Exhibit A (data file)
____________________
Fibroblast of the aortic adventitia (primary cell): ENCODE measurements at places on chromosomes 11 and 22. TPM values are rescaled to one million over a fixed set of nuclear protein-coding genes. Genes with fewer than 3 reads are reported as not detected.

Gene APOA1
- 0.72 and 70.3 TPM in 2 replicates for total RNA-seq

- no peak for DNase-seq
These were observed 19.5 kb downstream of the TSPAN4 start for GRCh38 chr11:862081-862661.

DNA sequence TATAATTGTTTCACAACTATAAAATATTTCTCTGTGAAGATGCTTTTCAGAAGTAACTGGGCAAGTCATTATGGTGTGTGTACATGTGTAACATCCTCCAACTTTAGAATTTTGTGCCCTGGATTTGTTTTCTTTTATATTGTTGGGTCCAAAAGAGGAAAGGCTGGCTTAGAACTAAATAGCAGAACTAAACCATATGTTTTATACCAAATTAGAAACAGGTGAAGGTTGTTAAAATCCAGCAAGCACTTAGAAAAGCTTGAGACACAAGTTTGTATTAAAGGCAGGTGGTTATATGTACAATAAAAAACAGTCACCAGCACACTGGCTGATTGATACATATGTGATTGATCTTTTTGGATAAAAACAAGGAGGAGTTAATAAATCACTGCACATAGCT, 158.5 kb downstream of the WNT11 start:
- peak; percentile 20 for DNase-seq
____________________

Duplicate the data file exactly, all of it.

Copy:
Fibroblast of the aortic adventitia (primary cell): ENCODE measurements at places on chromosomes 11 and 22. TPM values are rescaled to one million over a fixed set of nuclear protein-coding genes. Genes with fewer than 3 reads are reported as not detected.

Gene APOA1
- 0.72 and 70.3 TPM in 2 replicates for total RNA-seq

- no peak for DNase-seq
These were observed 19.5 kb downstream of the TSPAN4 start for GRCh38 chr11:862081-862661.

DNA sequence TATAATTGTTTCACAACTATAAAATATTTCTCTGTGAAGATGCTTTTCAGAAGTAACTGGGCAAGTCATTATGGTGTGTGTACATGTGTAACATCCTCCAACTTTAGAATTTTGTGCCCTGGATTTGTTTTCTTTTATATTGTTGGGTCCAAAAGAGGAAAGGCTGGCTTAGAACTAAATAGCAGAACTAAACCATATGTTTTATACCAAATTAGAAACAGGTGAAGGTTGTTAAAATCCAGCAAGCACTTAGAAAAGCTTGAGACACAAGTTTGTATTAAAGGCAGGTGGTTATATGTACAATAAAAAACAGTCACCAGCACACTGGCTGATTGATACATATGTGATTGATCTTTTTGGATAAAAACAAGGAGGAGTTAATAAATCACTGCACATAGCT, 158.5 kb downstream of the WNT11 start:
- peak; percentile 20 for DNase-seq